Diamond Sports Group swings for the fences (and strikes out)
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Texas Bankruptcy Court rejects debtors’ efforts to reduce executory contract payment terms pending assumption or rejection.
During a U.S. bankruptcy case, can a debtor pay something less than the full contract rate provided for in a contract entered into prior to the bankruptcy while still requiring the counterparty to fully perform its obligations pending assumption or rejection of that contract? Recent litigation involving telecast fees payable by the Diamond Sports Group debtors (“DSG”) to certain Major League Baseball (“MLB”) teams confirms the prevailing view that in the period between a bankruptcy filing and assumption or rejection of a prepetition - that is, pre-bankruptcy - contract, a debtor must generally pay the rates provided for in the contract. However, the case also highlights the sometimes fraught dynamic between debtors and non-debtor counterparties with respect to postpetition and pre-assumption/rejection performance and the risk to counterparties that the payment of contract rates is not guaranteed.
Treatment of executory contracts under the bankruptcy code
Subject to certain exceptions, contracts that contemplate material ongoing or future performance by each party to the contract either may be “assumed” (i.e., adopted) or “rejected” (i.e., disavowed) by a debtor. Such contracts are referred to as “executory contracts.” To assume an executory contract, the debtor must cure outstanding defaults and provide “adequate assurance” that it will perform its obligations under the contract following assumption. If a debtor rejects an executory contract, it is relieved of any ongoing performance obligations and the rejection is treated as a material breach of the contract as of immediately prior to the bankruptcy filing. The counterparty may then file a proof of claim against the debtor in the bankruptcy case asserting the amount of damages resulting from the breach and non-performance. In a chapter 11 case, a debtor generally has until confirmation of its chapter 11 plan to determine whether to assume or reject an executory contract, which can result in a substantial gap period between the bankruptcy filing date and the date that the contract is assumed or rejected.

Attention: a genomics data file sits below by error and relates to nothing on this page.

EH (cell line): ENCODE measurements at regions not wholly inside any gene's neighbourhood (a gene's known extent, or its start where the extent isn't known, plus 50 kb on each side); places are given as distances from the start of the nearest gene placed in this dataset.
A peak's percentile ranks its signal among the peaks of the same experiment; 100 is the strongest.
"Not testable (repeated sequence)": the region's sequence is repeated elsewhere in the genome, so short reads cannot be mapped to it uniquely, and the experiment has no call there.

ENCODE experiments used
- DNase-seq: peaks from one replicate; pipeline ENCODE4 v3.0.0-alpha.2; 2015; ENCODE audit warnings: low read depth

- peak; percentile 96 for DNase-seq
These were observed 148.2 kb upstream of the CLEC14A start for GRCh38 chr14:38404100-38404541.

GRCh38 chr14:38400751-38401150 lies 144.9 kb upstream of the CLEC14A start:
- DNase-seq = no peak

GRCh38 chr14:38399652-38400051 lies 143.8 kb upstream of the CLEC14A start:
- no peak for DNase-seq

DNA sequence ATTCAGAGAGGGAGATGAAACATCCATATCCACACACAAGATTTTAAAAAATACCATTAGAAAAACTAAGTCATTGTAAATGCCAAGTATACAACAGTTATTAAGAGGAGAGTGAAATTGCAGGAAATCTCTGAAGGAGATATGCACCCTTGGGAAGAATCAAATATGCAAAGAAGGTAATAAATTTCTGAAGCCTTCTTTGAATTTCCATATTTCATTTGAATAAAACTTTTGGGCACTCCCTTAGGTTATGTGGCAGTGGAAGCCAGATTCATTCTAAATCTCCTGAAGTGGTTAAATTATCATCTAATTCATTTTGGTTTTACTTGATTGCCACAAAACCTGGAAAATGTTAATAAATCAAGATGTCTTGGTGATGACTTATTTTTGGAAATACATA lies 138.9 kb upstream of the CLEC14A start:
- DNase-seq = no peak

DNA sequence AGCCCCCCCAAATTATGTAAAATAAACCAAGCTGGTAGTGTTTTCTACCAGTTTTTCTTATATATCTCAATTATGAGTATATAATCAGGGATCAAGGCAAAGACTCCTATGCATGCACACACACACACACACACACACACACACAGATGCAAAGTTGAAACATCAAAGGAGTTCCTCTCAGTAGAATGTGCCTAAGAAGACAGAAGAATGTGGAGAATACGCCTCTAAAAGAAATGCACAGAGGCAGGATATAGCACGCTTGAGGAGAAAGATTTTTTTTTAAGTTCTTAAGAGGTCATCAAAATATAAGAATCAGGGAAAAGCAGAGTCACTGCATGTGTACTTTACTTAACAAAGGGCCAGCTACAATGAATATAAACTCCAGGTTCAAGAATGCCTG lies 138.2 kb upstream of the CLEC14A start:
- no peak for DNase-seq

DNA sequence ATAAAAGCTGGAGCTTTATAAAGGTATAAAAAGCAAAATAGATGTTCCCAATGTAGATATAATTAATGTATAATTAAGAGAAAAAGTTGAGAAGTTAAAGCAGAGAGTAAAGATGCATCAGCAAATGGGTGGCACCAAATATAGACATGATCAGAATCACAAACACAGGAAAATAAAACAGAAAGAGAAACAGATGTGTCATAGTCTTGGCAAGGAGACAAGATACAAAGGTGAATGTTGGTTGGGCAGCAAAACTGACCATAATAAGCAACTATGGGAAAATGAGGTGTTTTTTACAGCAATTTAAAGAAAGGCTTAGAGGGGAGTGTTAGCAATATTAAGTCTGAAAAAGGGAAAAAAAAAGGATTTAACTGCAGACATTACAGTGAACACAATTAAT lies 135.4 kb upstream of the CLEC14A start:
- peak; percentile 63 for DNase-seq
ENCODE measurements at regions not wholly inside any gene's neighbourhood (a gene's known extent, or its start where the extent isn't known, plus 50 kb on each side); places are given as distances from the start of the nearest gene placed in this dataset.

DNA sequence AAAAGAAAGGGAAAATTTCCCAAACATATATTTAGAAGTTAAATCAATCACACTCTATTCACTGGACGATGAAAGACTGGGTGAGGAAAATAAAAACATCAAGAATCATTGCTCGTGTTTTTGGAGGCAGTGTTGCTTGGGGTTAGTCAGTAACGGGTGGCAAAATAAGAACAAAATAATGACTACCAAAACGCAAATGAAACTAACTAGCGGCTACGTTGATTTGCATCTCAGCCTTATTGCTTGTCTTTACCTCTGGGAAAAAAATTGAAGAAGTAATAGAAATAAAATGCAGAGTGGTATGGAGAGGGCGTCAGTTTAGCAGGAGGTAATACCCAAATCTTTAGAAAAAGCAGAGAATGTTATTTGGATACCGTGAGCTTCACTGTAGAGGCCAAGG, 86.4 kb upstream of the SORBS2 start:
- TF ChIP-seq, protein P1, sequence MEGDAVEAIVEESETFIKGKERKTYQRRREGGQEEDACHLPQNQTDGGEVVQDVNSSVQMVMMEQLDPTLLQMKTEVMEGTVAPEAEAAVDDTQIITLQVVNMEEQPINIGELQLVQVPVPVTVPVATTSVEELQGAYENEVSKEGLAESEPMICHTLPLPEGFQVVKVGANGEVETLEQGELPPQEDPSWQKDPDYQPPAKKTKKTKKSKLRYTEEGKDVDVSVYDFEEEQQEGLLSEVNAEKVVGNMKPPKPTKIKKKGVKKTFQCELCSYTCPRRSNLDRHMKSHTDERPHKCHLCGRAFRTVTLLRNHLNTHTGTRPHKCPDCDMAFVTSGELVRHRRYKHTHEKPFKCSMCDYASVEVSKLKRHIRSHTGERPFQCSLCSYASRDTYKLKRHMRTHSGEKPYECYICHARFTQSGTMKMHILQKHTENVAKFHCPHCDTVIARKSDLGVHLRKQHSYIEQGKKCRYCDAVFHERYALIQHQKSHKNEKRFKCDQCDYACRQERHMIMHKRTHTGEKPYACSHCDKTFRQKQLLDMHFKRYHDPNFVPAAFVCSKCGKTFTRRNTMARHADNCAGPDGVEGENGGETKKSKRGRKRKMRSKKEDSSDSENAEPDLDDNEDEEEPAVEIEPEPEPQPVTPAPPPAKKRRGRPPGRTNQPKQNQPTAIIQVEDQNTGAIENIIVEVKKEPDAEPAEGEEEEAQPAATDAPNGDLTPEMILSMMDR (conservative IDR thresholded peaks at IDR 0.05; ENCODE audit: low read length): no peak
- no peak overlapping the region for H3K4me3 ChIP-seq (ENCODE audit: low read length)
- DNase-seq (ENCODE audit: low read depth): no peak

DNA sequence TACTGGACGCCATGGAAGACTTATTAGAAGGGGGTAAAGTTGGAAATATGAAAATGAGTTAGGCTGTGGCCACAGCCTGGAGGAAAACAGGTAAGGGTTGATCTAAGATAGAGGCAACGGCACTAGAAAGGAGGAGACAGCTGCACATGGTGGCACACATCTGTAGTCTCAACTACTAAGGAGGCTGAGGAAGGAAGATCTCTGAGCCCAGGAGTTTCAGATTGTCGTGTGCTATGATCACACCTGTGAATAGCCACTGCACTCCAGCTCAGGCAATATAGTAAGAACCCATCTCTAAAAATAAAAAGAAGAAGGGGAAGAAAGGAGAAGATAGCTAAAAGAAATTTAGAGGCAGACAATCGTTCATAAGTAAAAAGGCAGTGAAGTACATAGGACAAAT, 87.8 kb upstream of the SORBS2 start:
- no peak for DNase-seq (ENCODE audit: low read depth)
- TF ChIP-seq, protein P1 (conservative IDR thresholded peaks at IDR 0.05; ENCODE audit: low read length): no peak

While the Bankruptcy Code provides varying degrees of clarity for certain types of prepetition agreements, including unexpired leases of nonresidential real property, unexpired leases of personal property and certain aircraft equipment and vessel lease arrangements (see 11 U.S.C. §§ 365(d)(3), 365(d)(5) and 1110), for all other agreements, it is silent as to a debtor’s postpetition and pre-assumption/rejection performance obligations. However, in language that became central to the dispute in the DSG cases, in NLRB v. Bildisco & Bildisco, the US Supreme Court observed that “[i]f the debtor-in-possession elects to continue to receive benefits from the other party to an executory contract pending a decision to reject or assume the contract, the debtor-in-possession is obligated to pay for the reasonable value of those services, which, depending on the circumstances of a particular contract, may be what is specified in the contract.”1
This obligation to pay for the “reasonable value” of postpetition goods and services is part and parcel to the priority status given under the Bankruptcy Code to the “actual and necessary expenses of preserving the bankruptcy estate” during the pendency of a case. Such expenses are treated as “administrative expenses” under section 503(b)(1)(A) of the Bankruptcy Code and must be paid in full, either in the ordinary course of business or in connection with the confirmation of a chapter 11 plan.2 But the Supreme Court’s direction in the Bildisco case begs the question of what is “reasonable” and whether there are circumstances in which the prices for goods and services negotiated at arm’s length between parties prior to a bankruptcy filing may not be reasonable for the purposes of determining the size of an administrative expense claim. Lower courts have consistently concluded that the presumptive “reasonable value” of postpetition goods and services for the purposes of determining the size of a counterparty’s administrative expense claim is the rate for such goods and services provided in the contract, particularly when the contract was negotiated at arm’s length between unrelated parties. In a handful of cases, courts have found the presumption to be rebutted by evidence of shifts in market values for goods and services from the time of contracting to the time of the bankruptcy filing in circumstances where a debtor challenged the size of a creditor’s administrative expense claim after rejecting a contract.3 However, none addressed the question at issue in the DSG cases: could the Supreme Court’s “reasonable value” standard be used to effectively reduce the contract pricing to reflect then-prevailing market conditions prior to a debtor’s decision to assume or reject?